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FIFA World Cup 2018: England vs Colombia

The 2018 World Cup is yet to fail in giving us drama and last night was no different. After 120 minutes possibly now the most famous England penalty shoot-out saw the Three Lions triumph over Colombia in what was another greatly tense World Cup knockout game.

Looking at England’s tournament so far, Colombia have most probably offered them the hardest challenge as the match against Belgium was pretty much battle of the B teams.

However, like in their previous outings, England performed in a professional manner which helped them control the majority of the game how they would’ve liked. They did, however, possibly offer Colombia too much respect which showed late in regular time and in the first half of extra time. Here’s how:

Team News

As expected, England reverted back to their A team for this game, however, the one change that was somewhat surprising was starting Dele Alli after his thigh strain. For the most part though, this decision worked in Gareth Southgate’s favour.

For Colombia, the big talking point was the absence of James Rodriguez through injury. Without their star man, they changed their system to a 4-3-1-2 for the game instead of the 4-3-3/4-2-3-1 that served them and Rodriguez well in the group. In this system the creative burden fell very much on Juan Fernando Quintero in the number 10 position but England combatted this very well.

England’s defensive organisation

As many say, you can’t anything without a good defence and for the most part, that’s what England displayed last night. Most importantly, however, is that it wasn’t just defenders defending but the entire team worked as a defensive unit and to great effect which allowed them to keep Colombia at bay for so long.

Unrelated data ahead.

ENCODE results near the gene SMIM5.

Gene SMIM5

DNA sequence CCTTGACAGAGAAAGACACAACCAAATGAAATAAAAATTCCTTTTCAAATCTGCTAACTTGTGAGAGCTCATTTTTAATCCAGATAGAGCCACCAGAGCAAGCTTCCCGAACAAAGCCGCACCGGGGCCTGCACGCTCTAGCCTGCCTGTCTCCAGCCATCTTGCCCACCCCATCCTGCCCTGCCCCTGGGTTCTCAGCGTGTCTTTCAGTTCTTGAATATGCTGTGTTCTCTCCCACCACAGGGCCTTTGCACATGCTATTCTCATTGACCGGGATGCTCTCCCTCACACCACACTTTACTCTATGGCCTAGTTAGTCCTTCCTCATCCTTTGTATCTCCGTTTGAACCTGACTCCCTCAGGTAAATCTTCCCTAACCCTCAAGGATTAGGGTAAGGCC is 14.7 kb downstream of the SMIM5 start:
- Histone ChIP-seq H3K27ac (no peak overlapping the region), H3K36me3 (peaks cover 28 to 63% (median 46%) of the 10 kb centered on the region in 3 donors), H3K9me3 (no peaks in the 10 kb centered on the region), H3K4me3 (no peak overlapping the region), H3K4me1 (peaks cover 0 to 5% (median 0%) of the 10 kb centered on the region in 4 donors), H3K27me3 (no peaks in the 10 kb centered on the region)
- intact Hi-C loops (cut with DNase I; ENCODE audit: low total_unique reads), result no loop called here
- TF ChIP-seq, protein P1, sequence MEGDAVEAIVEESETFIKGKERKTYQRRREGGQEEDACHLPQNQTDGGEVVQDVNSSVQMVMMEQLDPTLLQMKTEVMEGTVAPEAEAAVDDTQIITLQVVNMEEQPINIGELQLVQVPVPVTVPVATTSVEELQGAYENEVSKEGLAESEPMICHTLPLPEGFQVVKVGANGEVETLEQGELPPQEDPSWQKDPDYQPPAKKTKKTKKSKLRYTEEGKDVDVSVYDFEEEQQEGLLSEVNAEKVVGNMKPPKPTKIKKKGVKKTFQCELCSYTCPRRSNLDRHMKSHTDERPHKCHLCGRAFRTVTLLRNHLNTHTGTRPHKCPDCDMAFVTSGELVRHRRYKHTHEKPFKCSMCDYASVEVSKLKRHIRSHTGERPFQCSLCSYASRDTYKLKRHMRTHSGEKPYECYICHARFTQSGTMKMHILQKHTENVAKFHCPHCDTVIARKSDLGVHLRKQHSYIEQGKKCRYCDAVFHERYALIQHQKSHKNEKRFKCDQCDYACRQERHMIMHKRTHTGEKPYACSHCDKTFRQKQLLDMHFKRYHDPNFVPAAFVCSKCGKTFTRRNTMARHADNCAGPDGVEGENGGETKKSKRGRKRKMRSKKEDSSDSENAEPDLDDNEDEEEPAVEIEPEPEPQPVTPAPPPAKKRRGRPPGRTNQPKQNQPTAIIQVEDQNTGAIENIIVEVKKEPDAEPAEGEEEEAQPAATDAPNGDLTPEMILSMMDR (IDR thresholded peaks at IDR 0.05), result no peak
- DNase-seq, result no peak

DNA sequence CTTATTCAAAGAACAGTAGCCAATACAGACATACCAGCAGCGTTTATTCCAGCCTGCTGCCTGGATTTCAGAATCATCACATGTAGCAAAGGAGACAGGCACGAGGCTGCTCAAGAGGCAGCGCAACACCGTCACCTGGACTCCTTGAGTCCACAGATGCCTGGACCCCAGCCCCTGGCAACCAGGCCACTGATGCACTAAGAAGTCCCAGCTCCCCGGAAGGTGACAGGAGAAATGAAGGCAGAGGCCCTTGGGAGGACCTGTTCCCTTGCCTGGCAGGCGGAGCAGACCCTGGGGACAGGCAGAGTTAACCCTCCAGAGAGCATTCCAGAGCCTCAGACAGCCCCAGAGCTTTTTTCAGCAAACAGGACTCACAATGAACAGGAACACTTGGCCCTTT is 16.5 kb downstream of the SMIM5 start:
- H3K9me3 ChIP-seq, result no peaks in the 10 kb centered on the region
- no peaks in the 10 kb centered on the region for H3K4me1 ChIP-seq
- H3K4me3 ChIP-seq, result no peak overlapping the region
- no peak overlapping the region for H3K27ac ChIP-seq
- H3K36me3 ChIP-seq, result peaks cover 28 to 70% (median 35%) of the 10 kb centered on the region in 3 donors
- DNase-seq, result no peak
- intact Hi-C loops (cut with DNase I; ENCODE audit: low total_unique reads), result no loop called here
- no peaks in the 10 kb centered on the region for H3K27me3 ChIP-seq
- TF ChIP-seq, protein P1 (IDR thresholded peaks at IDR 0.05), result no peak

You can argue this is something most teams do, which is true, but when defending from the front, many teams fall victim to counter attacks. Here’s how England avoided that.

England have just lost the ball while attacking, however, rather than counter-press like headless chickens Raheem Sterling and Jordan Henderson do well to usher Colombia wide where Kieran Trippier tucks in to cover the highlighted space. Dele Alli is also important in this as he drops into the hole behind Henderson where Quintero will go after his pass.
As you can see Alli is marking Quintero and with the three aforementioned Englishmen drifting wide and closing off the space, the Colombian player has no option but to turn and rebuild the attack from scratch.
This has allowed England to drop into their natural defensive shape of 5-3-2. Falcao is now outnumbered up top, however, the compact midfield triangle is the key in this phase of play.
Quintero sees no option other to dribble into the traffic where he loses out to Alli. This is because Sterling drops in well to create another compact triangle as Henderson pushes out to block the passing lane to Quintero’s left. Now Quintero is outnumbered as the triangle converges and Alli easily wins the ball.

What this shows is a great level of patience, trust and organisation for which Gareth Southgate and his defensive staff should take great credit for. Every player knew what to do in this types of situations which occurred numerous times across the game and they were more or less successful every time. England’s strong centre was almost like the Bermuda triangle for Quintero.

Harry Kane’s deep positioning